Alameda Student, Educator Among 2020 ‘Women Who Dare’ Awardees

Zohra Rahimi

Alameda Student, Educator Among 2020 ‘Women Who Dare’ Awardees

Alameda Student, Educator Among 2020 ‘Women Who Dare’ Awardees

Girls Inc. of the Island City (GIIC) has announced its 2020 Women Who Dare awardees. In order to be selected, the women and teens must “exemplify strong, smart and bold and provide powerful role models for girls.”

Among the five awardees are two notable for their work in Alameda.

Zohra Rahimi
A senior at Alameda Science and Technology Institute (ASTI), Zohra Rahimi is a passionate leader committed to ensuring that students have a voice in their schools and districts. She is the co-director of the Alameda Initiative, a high-school student-run organization that tutors elementary-school students. 

Her leadership activities include representing ASTI on the Alameda Unified School District (AUSD) Board of Education, executive vice president of ASTI’s PTSA and junior class president. Upon receiving her diploma, she will have transfer requirements for both the University of California and California State University systems and for an associate of arts degree in liberal arts with an emphasis on natural sciences. 

Rahimi has achieved highest honors for academic awards in biology, Spanish and debate, to name a few. Her career focus is on neuroscience and neuroplasticity but serving her community remains her highest priority.

Judith Goodwin
Judith Goodwin, an educator and principal, is celebrating her 33rd year in education. She taught for 13 years and has been a school administrator for AUSD for 20 years. Goodwin earned her bachelor’s in radio and television from Long Beach State, and her master’s in educational leadership from Cal State East Bay. The common thread for Goodwin has been strengthening communication among stakeholders to promote creativity and opportunity through learning together.

As an educator, her focus has been to provide students with the Four C’s: creativity, complexity, curiosity and collaboration. Goodwin and her staff at Maya Lin School serve this goal through arts-integration and inquiry-based instruction to develop the whole child. They work to provide students the tools necessary to navigate the world they will inherit in the not-too-distant future.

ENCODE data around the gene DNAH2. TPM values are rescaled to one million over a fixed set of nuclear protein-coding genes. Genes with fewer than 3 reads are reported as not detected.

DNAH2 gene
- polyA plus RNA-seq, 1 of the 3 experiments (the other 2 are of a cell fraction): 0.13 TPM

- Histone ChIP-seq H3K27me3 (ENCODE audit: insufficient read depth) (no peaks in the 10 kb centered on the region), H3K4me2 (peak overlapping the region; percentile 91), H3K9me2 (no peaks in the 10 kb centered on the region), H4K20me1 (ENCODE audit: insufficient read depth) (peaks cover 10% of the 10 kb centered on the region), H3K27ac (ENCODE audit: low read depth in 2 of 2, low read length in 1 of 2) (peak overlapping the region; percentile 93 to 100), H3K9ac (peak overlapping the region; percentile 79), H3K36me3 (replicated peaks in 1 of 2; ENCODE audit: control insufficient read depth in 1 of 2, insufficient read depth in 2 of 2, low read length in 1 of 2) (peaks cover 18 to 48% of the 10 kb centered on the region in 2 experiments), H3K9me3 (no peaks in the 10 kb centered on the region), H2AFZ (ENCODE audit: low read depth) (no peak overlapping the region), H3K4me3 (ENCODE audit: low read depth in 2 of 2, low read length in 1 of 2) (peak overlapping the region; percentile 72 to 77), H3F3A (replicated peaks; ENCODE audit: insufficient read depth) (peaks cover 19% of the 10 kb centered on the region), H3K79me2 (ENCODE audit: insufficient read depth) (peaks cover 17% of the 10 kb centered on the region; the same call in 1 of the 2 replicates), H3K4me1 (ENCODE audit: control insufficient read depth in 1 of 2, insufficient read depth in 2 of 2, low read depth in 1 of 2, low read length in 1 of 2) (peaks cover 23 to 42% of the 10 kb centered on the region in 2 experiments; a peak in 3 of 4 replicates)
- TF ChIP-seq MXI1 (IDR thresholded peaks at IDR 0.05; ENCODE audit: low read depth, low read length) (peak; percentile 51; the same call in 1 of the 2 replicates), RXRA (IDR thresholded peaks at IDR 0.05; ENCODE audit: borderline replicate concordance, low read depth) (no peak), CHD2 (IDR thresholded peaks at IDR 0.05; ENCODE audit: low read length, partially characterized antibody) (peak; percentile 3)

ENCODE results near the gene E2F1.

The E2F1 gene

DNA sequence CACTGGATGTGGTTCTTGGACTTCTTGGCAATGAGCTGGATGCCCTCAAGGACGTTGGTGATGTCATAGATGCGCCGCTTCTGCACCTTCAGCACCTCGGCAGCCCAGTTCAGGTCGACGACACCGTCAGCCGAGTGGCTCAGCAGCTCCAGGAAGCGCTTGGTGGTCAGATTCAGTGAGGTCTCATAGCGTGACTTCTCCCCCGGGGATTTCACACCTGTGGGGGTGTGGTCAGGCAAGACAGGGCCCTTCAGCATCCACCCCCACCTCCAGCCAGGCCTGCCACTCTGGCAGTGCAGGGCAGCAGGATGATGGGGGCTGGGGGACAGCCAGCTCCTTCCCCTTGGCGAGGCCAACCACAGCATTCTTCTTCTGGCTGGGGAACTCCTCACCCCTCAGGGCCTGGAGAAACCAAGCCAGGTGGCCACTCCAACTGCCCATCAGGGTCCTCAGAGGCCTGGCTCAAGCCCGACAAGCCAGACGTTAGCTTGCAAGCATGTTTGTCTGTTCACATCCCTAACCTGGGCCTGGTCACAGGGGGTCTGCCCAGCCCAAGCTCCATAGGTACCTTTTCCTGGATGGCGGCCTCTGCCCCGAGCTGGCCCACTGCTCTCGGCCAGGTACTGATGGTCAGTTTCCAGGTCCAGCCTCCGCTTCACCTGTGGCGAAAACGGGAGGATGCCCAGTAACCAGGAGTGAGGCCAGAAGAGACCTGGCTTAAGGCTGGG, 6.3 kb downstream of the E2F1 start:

Other awardees

  • Betty Reid Soskin — Honorary award; park ranger, activist and storyteller. Soskin, 98, is America’s oldest active park ranger. She is also a long-time civil rights activist, composer, singer, entrepreneur, celebrated storyteller and proud mother, grandmother and great-grandmother. 
  • Lisa Curtis — CEO and founder, Kuli Kuli. Lisa founded Kuli Kuli after serving in the Peace Corps in Niger where she discovered the nutritional power of moringa. Kuli Kuli empowers African women and small moringa farmers around the world through the sales of their sustainably sourced moringa products. Prior to growing Kuli Kuli into a multimillion-dollar social enterprise, Lisa served as the communications director at Mosaic; wrote political briefings for President Barack Obama; and served as a United Nations Environment Programme Youth Advisor. 
  • Sophia Kofoed — A senior at Miramonte High School, Kofoed has always been passionate about helping others. In elementary school, she published Isabella Makes a Difference: How Kids Can Help the World Too, to raise funds for struggling public schools. 

Three years ago, Kofoed suffered a brain injury during a lacrosse game. After an arduous recovery, she became a powerful voice for equity and safety in girls’ sports. She co-founded the Brain Safety Alliance and began a grassroots campaign to mandate headgear in her league. 

The honorees will be celebrated at the 21st annual Women Who Dare evening gala on Saturday, Feb. 29, at the Oakland Scottish Rite Center, 1547 Lakeside Dr. For more information and to purchase tickets to the gala, see www.giicwomenwhodare.org.

For information about GIIC, call 521-1743 Ext. 207, or visit www.girlsincislandcity.org.

Judith Goodwin